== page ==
Once a proud Romanesque church, the various horrors of the Hundred Years War reduced the building to ruins, apart from the entrance gate and bell tower.
The Saint-Martin church was built in the 12th century in Heilles and is surrounded by the old parish cemetery. The church, which is dedicated to St. Martin of Tours follows a cruciform plan. It consists of a Gothic porch opening to the west entrance, a single Romanesque nave (12th century), an overflowing transept whose cross serves as a base for the bell tower and a choir (13th century) composed of a very short span and a seven-sided apse.
The Chapel of Saint-Jacques and Saint-Christophe d'Auvillers is located in Neuilly-sous-Clermont. The chapel, has pre-Romanesque features, such as a single nave opening onto a flat chevet choir, that was later rebuilt in a primitive Gothic style. It is surmounted by a stone belfry with an octagonal slate spire. The chapel housed a white Carrara marble bas-relief: "The Madonna of Auvillers" by Augustine said Duccio (fifteenth century), that has now been replaced by a copy after the original was moved to the Louvre.
The Church of Saint-Pierre-et-Saint-Michel of Séry-Magneval, in the Hauts-de-France region was built around 1200. The church is surprising because of its slender character, a characteristic that is rare for a church of such limited dimensions. It consists of a Romanesque nave that was exalted at the end of the sixteenth century, a transept and a choir that was built at the beginning of the thirteenth century in the Gothic style. The church retains traces of painted decorations of the twelfth, thirteenth, sixteenth and eighteenth centuries.
The Church of Saint-Christophe is located in Mondreville, in Île-de-France. It displays the harmonious coexistence of Romanesque elements in the nave and the Gothic style in the choir and carved 16th century decorations on the nave frame. The building, topped with a small bell tower with an octagonal spire, is endowed with a rich movable heritage such as a statue of the Virgin and Child, from the 15th century.
The Saint-Martin church is located in Laversines, in the Oise. The building, dedicated to Saint Martin, consists of a single nave, a choir from the twelfth-thirteenth century and a bell tower of the eleventh century, rebuilt in the seventeenth century that was struck by lightning in 1805. The chapel, dedicated to Saint Fiacre, was the place of pilgrimage of the neighboring parishes. The church has a remarkable Way of the Cross and stained glass windows depicting Saint Anthony, Saint Germain and a Sacred Heart of Jesus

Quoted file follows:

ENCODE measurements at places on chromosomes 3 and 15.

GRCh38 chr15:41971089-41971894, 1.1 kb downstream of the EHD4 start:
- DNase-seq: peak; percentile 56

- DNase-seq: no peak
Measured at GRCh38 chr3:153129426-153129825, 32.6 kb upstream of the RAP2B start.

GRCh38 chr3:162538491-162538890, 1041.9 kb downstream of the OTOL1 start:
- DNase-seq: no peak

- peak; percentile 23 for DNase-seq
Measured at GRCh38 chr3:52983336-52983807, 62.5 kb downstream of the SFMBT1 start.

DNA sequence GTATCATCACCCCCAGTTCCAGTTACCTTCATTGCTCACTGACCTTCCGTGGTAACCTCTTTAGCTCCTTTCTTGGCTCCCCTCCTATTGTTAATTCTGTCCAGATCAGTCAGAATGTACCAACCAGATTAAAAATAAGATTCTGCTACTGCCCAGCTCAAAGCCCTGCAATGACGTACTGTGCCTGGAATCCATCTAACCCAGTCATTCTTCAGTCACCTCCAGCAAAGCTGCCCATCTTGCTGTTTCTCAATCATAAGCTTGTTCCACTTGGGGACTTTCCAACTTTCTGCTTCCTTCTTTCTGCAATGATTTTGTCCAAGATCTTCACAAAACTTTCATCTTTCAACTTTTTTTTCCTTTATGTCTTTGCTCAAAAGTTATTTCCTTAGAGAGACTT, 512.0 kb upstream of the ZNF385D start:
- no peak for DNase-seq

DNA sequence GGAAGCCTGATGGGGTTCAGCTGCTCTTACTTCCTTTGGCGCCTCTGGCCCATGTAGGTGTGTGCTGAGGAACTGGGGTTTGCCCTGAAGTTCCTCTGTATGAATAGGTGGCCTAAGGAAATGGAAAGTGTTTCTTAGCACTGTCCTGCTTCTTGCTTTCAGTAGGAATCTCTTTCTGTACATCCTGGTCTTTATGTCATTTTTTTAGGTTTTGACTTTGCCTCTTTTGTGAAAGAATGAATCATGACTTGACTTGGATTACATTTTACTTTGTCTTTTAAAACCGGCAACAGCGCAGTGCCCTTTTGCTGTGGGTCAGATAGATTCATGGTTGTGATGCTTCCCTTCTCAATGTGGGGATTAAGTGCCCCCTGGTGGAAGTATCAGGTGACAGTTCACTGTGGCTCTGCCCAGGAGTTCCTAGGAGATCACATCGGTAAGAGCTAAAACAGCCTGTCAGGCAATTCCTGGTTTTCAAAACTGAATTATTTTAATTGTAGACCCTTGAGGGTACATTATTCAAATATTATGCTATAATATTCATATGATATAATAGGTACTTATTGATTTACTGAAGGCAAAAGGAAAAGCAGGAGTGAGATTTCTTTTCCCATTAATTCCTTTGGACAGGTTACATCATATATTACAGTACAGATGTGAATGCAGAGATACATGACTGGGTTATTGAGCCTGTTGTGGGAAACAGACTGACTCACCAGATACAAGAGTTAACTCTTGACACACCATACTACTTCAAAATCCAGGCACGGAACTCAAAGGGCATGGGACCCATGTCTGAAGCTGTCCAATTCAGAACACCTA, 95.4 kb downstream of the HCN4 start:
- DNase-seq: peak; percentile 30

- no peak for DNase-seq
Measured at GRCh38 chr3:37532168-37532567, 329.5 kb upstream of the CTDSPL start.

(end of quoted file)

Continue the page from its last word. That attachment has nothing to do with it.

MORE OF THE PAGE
Located in Dimancheville in the Loiret, the Saint Blaise church dates from the 12th century; traces of this distant past are still observable today. The building consists of two contrasting section: the choir, from the beginning of the 13th century, is preceded by a nave that was rebuilt at the end of the 15th century. Since 2005, the church has been classified as a Historic Monument. It also has unique decor and furniture, such as a polychrome wooden altarpiece and murals.
The Church of Saint-Pierre and Saint-Paul is located in Mainneville, Normandy, in the department of Eure. The church, built according to a Latin cross plan, has a Romanesque nave dating from the 12th century. The transept and the choir were rebuilt in the 16th century. You can see two statues from the 14th century, the funerary slab of Guillelmi (14th century) and a wooden statue of Saint Nicolas (17th century).
The Saint-Leonard church is located in Ménévillers, in Picardy. This Romanesque building was redesigned in the seventeenth century, including the addition of a curved entrance, decorated with a brace and topped with an oculus. The choir of the church is attached on one side to the presbytery and on the other to an old farm of the abbey. It has a baptismal font from the 11th century.
The Church of Saint-Claude is located in Lherula, in the Hauts-de-France region. It was built in sandstone in the 17th century. Probably originally built in the Romanesque style, it was heavily refurbished during the first half of the nineteenth century. The building houses statues and painting, as well as elements in glazed terracotta and earth, probably made by potters from the village. There is also the Baroque altarpiece that occupies the entire space of the apse.